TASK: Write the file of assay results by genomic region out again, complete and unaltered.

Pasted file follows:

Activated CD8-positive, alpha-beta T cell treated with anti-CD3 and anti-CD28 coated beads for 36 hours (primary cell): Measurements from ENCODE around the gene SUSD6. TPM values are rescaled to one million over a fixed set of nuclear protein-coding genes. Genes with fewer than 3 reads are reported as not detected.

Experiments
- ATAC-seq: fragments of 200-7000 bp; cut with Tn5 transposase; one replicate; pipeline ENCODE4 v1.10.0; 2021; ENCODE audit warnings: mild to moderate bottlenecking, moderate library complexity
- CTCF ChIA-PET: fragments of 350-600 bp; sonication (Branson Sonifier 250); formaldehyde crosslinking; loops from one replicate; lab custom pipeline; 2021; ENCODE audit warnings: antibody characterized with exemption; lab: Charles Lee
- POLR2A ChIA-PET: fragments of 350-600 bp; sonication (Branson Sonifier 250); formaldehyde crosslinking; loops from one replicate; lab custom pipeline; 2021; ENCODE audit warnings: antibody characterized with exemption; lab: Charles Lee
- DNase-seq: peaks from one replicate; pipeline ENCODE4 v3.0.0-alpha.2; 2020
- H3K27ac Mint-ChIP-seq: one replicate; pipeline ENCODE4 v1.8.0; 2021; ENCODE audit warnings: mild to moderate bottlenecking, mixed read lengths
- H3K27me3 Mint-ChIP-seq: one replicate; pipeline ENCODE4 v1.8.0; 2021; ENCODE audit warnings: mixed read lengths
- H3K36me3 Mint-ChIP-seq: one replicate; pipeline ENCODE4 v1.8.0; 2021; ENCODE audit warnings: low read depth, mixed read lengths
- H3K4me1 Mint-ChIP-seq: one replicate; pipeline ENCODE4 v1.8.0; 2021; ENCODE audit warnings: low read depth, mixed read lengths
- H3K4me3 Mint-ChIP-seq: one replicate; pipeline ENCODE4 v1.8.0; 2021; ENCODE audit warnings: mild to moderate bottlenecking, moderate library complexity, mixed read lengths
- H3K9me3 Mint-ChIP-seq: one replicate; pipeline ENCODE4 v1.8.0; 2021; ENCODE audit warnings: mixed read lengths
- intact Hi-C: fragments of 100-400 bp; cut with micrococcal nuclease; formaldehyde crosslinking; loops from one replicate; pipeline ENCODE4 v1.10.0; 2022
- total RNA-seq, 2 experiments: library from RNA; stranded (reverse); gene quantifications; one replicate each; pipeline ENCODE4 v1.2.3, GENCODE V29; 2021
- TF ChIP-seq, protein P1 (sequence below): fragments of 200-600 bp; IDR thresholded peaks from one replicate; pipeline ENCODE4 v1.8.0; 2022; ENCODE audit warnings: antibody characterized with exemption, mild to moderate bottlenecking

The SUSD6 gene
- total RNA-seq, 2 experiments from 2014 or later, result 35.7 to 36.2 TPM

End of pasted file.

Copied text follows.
Activated CD8-positive, alpha-beta T cell treated with anti-CD3 and anti-CD28 coated beads for 36 hours (primary cell): Measurements from ENCODE around the gene SUSD6. TPM values are rescaled to one million over a fixed set of nuclear protein-coding genes. Genes with fewer than 3 reads are reported as not detected.

Experiments
- ATAC-seq: fragments of 200-7000 bp; cut with Tn5 transposase; one replicate; pipeline ENCODE4 v1.10.0; 2021; ENCODE audit warnings: mild to moderate bottlenecking, moderate library complexity
- CTCF ChIA-PET: fragments of 350-600 bp; sonication (Branson Sonifier 250); formaldehyde crosslinking; loops from one replicate; lab custom pipeline; 2021; ENCODE audit warnings: antibody characterized with exemption; lab: Charles Lee
- POLR2A ChIA-PET: fragments of 350-600 bp; sonication (Branson Sonifier 250); formaldehyde crosslinking; loops from one replicate; lab custom pipeline; 2021; ENCODE audit warnings: antibody characterized with exemption; lab: Charles Lee
- DNase-seq: peaks from one replicate; pipeline ENCODE4 v3.0.0-alpha.2; 2020
- H3K27ac Mint-ChIP-seq: one replicate; pipeline ENCODE4 v1.8.0; 2021; ENCODE audit warnings: mild to moderate bottlenecking, mixed read lengths
- H3K27me3 Mint-ChIP-seq: one replicate; pipeline ENCODE4 v1.8.0; 2021; ENCODE audit warnings: mixed read lengths
- H3K36me3 Mint-ChIP-seq: one replicate; pipeline ENCODE4 v1.8.0; 2021; ENCODE audit warnings: low read depth, mixed read lengths
- H3K4me1 Mint-ChIP-seq: one replicate; pipeline ENCODE4 v1.8.0; 2021; ENCODE audit warnings: low read depth, mixed read lengths
- H3K4me3 Mint-ChIP-seq: one replicate; pipeline ENCODE4 v1.8.0; 2021; ENCODE audit warnings: mild to moderate bottlenecking, moderate library complexity, mixed read lengths
- H3K9me3 Mint-ChIP-seq: one replicate; pipeline ENCODE4 v1.8.0; 2021; ENCODE audit warnings: mixed read lengths
- intact Hi-C: fragments of 100-400 bp; cut with micrococcal nuclease; formaldehyde crosslinking; loops from one replicate; pipeline ENCODE4 v1.10.0; 2022
- total RNA-seq, 2 experiments: library from RNA; stranded (reverse); gene quantifications; one replicate each; pipeline ENCODE4 v1.2.3, GENCODE V29; 2021
- TF ChIP-seq, protein P1 (sequence below): fragments of 200-600 bp; IDR thresholded peaks from one replicate; pipeline ENCODE4 v1.8.0; 2022; ENCODE audit warnings: antibody characterized with exemption, mild to moderate bottlenecking

The SUSD6 gene
- total RNA-seq, 2 experiments from 2014 or later, result 35.7 to 36.2 TPM